The Christmas That Changed the Thunder
With there being no Christmas game for the Thunder this year, I thought it might be a good time to reflect on the most significant December 25th in team history. You remember? Russell Westbrook goes for 14, 13, 10 only the 8th triple-double on Christmas in NBA history when Oklahoma City crushed the Knicks 123-94. He did shoot 5 of 15, but this is Russell Westbrook, and since when are we concerned with his shooting percentage?
The next day it was announced that Westbrook would undergo arthroscopic surgery on his right knee, causing him to miss the next 27 games opening the door for Kevin Durant to carry the Thunder in Westbrook's absence. At the time, Durant's run to the MVP seemed like the beginning of what would be an annual event. He was the super-star that played flag football with college students; he and the Devon tower were "beacons of hope" for a city and state that always seemed to take its knocks be it dust bowls, acts of evil, tornados. John Steinbeck or tigers on the loose during sever weather.
That season Durant would score 30 points in 12 consecutive games, including a 54 point performance against the Warriors, a 46 point outing vs. the Trailblazers. One worth mentioning not in that stretch was Durant's 51 points in 52 minutes in Toronto when the Thunder beat the Raptors 119-118. Westbrook was back that night and only played 19 minutes and change.
We were all so caught up in the euphoria (as well we should have been) of Durant's season that we couldn't see what was going on beneath the surface. Durant realized he didn't need Westbrook. Durant probably felt that way all along. Any competitor of his stature feels they can put any team on their shoulders despite Durant's actions that would contradict that opinion.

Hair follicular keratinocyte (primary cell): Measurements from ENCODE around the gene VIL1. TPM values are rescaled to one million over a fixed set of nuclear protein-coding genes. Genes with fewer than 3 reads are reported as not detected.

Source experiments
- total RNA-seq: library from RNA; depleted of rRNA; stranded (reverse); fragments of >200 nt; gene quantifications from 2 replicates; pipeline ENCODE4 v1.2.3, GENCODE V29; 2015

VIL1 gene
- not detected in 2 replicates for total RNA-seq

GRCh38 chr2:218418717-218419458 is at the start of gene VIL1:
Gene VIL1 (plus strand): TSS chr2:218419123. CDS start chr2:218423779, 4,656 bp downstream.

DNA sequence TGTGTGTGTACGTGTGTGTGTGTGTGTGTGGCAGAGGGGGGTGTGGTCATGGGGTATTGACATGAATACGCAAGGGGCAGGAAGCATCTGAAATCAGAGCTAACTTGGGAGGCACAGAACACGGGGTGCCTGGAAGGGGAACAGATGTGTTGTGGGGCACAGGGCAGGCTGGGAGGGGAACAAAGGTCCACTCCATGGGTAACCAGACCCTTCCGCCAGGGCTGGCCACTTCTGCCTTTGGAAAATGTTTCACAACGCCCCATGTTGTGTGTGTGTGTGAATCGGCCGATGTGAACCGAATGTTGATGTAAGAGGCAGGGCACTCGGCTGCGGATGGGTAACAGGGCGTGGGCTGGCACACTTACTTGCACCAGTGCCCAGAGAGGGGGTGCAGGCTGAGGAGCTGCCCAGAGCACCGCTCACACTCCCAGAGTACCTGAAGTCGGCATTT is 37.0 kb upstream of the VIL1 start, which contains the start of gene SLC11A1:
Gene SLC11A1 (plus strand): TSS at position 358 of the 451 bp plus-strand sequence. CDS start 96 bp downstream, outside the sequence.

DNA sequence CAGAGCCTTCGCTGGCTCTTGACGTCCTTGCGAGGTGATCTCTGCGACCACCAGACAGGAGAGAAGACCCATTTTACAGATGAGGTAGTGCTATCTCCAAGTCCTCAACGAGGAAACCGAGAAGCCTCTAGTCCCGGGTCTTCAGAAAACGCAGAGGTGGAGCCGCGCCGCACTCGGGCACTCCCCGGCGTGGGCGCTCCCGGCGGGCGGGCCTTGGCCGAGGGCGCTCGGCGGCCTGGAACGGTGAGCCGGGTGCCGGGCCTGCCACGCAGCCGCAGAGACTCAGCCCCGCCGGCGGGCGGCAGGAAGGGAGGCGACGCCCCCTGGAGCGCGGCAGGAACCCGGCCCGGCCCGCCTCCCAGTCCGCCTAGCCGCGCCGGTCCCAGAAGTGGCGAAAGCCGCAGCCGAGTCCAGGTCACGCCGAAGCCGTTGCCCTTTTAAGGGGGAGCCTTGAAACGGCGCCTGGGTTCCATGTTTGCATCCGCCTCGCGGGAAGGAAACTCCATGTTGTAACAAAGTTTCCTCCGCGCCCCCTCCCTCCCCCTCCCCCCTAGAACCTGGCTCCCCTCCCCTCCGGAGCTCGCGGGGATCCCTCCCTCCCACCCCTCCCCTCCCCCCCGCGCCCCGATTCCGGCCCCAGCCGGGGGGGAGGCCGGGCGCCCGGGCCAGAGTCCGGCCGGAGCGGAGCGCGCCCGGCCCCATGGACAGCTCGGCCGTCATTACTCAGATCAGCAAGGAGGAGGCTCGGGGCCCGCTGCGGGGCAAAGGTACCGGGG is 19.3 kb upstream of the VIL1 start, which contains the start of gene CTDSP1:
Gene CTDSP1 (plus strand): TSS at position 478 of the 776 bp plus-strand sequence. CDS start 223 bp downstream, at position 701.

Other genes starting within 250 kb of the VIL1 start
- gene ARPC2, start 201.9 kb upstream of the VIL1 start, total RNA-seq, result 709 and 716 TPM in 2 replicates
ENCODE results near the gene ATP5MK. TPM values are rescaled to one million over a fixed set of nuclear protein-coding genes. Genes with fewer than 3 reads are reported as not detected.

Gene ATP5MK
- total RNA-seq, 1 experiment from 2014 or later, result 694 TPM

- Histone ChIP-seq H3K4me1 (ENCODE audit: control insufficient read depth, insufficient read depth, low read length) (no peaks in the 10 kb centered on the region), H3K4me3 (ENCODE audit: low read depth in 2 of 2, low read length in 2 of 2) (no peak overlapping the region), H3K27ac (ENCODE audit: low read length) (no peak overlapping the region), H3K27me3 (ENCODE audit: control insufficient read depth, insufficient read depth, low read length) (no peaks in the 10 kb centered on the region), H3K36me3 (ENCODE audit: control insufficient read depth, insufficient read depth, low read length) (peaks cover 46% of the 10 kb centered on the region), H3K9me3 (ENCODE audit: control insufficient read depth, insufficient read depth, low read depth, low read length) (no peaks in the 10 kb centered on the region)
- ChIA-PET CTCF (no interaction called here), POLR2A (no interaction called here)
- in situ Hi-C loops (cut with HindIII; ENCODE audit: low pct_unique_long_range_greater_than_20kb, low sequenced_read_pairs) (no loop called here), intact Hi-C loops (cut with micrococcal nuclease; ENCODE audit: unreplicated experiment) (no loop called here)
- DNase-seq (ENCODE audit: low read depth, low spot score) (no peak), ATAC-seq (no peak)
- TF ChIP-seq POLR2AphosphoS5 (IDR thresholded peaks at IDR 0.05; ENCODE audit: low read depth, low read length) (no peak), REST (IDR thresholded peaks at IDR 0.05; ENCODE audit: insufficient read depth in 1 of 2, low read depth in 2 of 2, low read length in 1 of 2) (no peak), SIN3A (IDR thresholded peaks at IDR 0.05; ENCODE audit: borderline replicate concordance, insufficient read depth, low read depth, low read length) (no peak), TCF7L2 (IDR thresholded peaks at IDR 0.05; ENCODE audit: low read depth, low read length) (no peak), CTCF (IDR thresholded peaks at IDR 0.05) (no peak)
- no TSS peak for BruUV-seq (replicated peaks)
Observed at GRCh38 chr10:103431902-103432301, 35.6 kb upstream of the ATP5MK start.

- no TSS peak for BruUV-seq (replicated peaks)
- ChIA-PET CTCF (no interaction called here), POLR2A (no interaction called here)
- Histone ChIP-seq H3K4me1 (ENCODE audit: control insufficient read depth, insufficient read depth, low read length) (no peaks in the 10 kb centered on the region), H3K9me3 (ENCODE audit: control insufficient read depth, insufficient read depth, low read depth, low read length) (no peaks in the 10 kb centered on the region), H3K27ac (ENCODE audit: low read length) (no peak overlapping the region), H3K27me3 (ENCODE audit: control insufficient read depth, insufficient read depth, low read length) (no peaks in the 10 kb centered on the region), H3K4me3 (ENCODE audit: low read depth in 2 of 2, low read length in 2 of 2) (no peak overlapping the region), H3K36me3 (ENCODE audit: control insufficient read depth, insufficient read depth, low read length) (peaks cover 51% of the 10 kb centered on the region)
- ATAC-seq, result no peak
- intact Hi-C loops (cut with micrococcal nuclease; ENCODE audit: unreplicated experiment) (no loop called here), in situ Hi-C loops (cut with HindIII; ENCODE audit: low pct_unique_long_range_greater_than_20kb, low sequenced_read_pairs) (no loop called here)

Maybe we should blame Patrick Beverly for how this all played out. He did go for a steal in the playoffs that caused Westbrook to tear his Mencius. Durant alone couldn't get the Thunder past the Grizzlies in the next round, and Westbrook would have two surgeries before the 2013-2014 season got underway. Westbrook was supposed to miss significant time at the beginning of the season but only sat out two games. Did he rush it back? If he did, it fits Westbrooks modus operandi.
Either way, it gave Durant the time he needed to see what he was capable of with an excellent supporting cast sans another super-star, which is why his decisions to bolt for Golden State and Brooklyn with Kyrie Irving puzzling.
I say all this to say, as you sit down to enjoy another round of Christmas Day games even without the Thunder, don't take these matchups as just a way to get out of uncomfortable conversations with family members. What you could be watching is the start of a super-star realizing his destiny is elsewhere.